Sunday, March 11, 2012

Map Update: Yemen Conflict

Country Name: Yemen (English), Al Yaman (Arabic)
Official Name: Republic of Yemen (English), Al Jumhūriyyah al Yamaniyyah (Arabic)
News Category: Divided Countries
Summary: Despite a negotiated end to its political crisis, Yemen is still deeply divided between the official government and at least three separate armed groups which existed even before the recent turmoil. For a description of the beginnings of Yemen's popular uprising and the first version of this conflict map from last July, see Yemen Fragments Under Uprising. A previous updated version of that map can be seen in the News Bits: October 2011 article.

Major areas of non-government control in Yemen, held by armed groups resistant to the country's recent power-sharing deal. Ansar al-Sharia and Al-Qaeda in the Arabian Peninsula (AQAP) are two related Islamic extremist groups. Map is my own work, from this blank map by Wikipedia user NordNordWest (license: CC BY-SA)


(Note: For updates to this map, follow the Yemen label on Political Geography Now.)

Conflict Update
Since last fall, the conflict in Yemen has undergone something of a change in direction. In November President Ali Abdullah Saleh finally signed an agreement with the Joint Meeting Parties, a coalition of opposition politicians that includes Nobel Peace Prize winner Tawakkul Karman. Under the deal, brokered by the Gulf Cooperation Council, Saleh would yield the presidency in February to vice president Abd Rabbuh Mansur Al-Hadi via a symbolic election. After the power transfer went forward as planned last month, opposition militias have mostly ended their conflicts with the government, and unarmed protests have decreased (but not ended altogether). The city of Taiz, referred to as the heart of Yemen's revolution, has been largely demilitarized, and the streets of Sana'a no longer see frequent violence.

Useful Link: Timeline of the 2011–2012 Yemeni uprising (Wikipedia)

However, not all groups have fully agreed to the terms of the new arrangement. Most notably, there are three major armed groups who have been resisting the Yemeni government since long before last year's popular uprising began:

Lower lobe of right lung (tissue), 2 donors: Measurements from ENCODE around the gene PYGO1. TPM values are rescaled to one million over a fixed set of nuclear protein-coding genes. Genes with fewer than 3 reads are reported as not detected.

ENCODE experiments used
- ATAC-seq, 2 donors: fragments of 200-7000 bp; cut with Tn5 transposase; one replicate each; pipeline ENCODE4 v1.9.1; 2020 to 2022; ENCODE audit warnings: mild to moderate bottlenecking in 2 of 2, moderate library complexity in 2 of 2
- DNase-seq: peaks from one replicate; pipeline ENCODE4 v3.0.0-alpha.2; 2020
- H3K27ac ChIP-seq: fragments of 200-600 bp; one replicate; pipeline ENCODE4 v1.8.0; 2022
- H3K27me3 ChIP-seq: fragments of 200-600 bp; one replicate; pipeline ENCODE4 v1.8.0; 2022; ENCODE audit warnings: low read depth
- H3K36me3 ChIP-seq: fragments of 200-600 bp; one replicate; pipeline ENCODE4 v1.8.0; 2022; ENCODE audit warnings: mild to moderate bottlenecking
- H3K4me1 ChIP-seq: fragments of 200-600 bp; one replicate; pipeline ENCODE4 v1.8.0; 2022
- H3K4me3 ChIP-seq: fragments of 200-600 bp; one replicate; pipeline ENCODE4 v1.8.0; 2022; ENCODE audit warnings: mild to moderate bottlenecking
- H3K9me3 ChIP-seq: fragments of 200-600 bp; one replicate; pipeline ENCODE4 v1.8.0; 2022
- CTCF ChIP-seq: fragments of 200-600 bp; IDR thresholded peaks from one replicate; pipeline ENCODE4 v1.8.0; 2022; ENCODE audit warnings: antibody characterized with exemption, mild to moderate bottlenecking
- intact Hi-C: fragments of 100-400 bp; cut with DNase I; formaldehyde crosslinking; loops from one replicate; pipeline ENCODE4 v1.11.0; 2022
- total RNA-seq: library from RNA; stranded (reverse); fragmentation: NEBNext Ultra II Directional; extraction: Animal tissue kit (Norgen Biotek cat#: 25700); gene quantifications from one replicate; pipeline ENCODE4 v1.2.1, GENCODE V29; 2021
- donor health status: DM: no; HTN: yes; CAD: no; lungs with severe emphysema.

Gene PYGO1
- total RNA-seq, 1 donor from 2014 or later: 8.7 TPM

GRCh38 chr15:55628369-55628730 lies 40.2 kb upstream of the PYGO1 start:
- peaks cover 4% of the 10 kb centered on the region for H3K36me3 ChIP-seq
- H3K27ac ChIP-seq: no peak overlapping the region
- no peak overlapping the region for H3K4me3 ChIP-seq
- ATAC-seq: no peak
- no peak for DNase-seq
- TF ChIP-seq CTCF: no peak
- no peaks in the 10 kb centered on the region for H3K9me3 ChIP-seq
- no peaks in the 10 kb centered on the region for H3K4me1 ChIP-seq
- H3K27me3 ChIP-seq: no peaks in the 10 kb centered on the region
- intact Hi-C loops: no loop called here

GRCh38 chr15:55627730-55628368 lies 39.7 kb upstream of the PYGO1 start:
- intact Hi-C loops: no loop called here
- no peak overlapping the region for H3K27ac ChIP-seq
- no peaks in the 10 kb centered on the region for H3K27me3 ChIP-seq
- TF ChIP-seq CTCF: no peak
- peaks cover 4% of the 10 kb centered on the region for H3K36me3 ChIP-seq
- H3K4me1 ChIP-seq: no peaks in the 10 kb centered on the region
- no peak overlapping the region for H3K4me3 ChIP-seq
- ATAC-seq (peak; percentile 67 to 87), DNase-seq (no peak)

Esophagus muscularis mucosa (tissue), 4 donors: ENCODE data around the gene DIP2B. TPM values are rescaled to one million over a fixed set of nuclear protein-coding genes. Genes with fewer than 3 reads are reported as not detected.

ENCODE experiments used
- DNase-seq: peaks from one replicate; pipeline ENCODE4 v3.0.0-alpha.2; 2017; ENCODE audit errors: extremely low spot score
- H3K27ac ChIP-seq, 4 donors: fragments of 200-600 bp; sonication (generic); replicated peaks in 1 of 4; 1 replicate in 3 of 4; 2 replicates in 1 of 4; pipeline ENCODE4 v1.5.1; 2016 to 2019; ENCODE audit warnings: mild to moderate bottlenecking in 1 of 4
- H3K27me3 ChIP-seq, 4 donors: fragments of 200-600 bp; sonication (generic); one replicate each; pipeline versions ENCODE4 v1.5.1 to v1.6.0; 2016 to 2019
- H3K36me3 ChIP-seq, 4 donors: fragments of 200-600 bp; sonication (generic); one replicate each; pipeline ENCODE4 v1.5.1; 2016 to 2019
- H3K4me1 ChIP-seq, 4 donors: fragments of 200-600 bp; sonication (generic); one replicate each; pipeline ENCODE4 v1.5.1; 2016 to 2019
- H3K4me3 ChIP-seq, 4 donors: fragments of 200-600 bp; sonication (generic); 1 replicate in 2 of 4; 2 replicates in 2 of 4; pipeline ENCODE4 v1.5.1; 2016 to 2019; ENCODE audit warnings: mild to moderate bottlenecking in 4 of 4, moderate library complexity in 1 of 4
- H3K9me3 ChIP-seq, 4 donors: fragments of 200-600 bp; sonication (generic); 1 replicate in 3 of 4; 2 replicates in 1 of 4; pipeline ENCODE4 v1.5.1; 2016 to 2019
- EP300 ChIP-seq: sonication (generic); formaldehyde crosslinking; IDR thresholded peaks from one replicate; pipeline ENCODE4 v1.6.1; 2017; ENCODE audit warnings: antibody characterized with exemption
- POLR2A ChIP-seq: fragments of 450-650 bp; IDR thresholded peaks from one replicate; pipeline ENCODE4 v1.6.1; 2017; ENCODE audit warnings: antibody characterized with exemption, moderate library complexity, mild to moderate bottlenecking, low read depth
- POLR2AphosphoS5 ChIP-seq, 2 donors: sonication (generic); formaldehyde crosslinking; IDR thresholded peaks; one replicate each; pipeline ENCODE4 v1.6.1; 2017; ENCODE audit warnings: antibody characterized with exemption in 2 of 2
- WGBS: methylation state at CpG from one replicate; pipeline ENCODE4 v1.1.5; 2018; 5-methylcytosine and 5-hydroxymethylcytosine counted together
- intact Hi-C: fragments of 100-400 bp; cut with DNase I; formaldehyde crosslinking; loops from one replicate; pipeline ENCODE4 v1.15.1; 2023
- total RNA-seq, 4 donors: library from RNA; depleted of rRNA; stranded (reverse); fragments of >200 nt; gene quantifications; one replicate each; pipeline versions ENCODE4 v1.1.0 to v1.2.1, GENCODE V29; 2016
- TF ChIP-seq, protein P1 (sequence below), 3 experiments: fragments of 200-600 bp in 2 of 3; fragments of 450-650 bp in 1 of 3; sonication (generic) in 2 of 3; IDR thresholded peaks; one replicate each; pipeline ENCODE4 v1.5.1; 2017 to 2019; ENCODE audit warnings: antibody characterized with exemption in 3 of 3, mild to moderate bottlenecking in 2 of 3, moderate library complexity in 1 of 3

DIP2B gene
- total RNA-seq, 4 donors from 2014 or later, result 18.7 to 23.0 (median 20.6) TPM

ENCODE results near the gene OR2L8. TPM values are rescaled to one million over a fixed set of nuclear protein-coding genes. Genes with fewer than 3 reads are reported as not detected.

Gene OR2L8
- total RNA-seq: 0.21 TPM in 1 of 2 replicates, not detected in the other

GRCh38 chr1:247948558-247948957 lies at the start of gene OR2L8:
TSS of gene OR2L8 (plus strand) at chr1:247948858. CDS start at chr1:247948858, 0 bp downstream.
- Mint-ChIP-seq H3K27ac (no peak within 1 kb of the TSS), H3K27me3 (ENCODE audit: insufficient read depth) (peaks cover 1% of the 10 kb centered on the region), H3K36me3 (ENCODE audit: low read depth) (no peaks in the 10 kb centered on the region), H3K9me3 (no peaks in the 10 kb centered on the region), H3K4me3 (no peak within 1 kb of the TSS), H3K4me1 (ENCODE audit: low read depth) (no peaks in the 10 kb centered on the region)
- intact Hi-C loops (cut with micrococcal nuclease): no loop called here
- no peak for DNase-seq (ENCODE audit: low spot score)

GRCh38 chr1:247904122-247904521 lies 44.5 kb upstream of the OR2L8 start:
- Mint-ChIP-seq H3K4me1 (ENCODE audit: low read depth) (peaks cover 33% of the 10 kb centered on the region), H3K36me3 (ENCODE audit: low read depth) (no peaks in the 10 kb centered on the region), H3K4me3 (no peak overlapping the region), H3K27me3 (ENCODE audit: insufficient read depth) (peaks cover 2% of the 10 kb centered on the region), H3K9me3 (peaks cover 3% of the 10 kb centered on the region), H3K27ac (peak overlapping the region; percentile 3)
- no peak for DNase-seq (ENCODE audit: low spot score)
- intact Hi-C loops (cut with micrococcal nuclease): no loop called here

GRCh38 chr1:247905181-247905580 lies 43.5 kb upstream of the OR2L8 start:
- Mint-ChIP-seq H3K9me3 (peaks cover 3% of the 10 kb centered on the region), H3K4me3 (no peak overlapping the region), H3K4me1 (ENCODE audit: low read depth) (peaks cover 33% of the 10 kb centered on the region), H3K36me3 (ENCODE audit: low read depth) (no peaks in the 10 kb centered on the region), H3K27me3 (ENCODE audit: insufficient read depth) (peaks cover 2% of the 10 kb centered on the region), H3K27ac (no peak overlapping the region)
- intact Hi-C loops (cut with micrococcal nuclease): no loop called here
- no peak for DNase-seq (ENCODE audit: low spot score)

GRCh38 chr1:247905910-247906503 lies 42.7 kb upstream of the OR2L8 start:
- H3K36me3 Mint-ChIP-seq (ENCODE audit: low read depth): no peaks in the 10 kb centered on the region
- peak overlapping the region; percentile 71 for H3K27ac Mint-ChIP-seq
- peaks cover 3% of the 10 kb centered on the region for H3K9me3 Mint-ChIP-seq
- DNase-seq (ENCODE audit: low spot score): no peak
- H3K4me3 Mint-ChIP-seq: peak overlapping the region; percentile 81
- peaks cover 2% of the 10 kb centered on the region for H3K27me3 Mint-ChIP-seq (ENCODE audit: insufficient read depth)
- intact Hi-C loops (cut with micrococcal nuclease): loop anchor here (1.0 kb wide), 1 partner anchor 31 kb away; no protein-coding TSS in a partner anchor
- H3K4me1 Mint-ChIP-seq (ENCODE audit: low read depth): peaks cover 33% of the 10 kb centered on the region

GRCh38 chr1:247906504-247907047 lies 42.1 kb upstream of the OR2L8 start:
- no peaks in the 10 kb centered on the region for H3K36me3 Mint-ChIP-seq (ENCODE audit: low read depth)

Ansar al-Sharia & Al Qaeda in the Arabian Peninsula (AQAP): These two apparently connected groups of Islamic extremists took advantage of the chaos of the revolution to carve out their own territories in southern Yemen. Ansar al-Sharia now controls much of Abyan and Shabwah provinces, including hotly contested Zinjibar, as well as its recently declared "Islamic emirates" in both Jaar (which they renamed Waqar) and the eastern Shabwah region. Al Qaeda affiliate AQAP operates widely in the country, and in January briefly captured the town of Rada'a before withdrawing after negotiations with local leaders. Ansar al-Sharia and AQAP have played no part in the peace process, and are sworn enemies of nearly all other major political groups in the country.

The Al Houthi Rebels: The Houthis are a Shiite insurgent group that has fought several wars for autonomy from predominantly Sunni Yemen since 2004. During the beginnings of last year's uprising, the Houthis solidified control over their home region of Sa'dah in the far northwest of the country, and have recently extended their power to the three surrounding provinces as well. The group's leadership has called for participation in the national reconciliation process, but boycotted voting in last month's single-party election. Only time can tell whether the Houthis' territories will be integrated into Yemen or again erupt into full-blown rebellion.

The Southern Separatists: Ever since North and South Yemen united in 1990, southerners wishing to re-secede have become a major political force in the country. Many of the separatists use peaceful political methods, but there are also insurgents who occasionally make attacks on the government in the name of southern independence. These separatist militants played only a small part in the uprising last year, but have recently become more active, denouncing last month's election and even going so far as to attack polling stations. Though they do not solidly control any territory, they still form a major threat to unity in Yemen.

Further Reading: Land of the Black Flag - Journalist Casey Coombs visits and photographs the Ansar al-Sharia stronghold of Jaar, the so-called "Islamic Emirate of Waqar".

Major Sources:
Yemen Post News
AEI Critical Threats